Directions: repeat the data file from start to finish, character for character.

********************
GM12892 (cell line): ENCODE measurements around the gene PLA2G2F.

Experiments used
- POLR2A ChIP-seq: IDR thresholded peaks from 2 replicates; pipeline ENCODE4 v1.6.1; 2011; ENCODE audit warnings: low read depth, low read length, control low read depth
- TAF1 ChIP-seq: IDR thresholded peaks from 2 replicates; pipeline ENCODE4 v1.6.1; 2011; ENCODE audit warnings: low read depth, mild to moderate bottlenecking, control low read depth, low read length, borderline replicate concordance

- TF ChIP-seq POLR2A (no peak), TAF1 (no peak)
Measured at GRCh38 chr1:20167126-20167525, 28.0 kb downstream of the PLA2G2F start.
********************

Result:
GM12892 (cell line): ENCODE measurements around the gene PLA2G2F.

Experiments used
- POLR2A ChIP-seq: IDR thresholded peaks from 2 replicates; pipeline ENCODE4 v1.6.1; 2011; ENCODE audit warnings: low read depth, low read length, control low read depth
- TAF1 ChIP-seq: IDR thresholded peaks from 2 replicates; pipeline ENCODE4 v1.6.1; 2011; ENCODE audit warnings: low read depth, mild to moderate bottlenecking, control low read depth, low read length, borderline replicate concordance

- TF ChIP-seq POLR2A (no peak), TAF1 (no peak)
Measured at GRCh38 chr1:20167126-20167525, 28.0 kb downstream of the PLA2G2F start.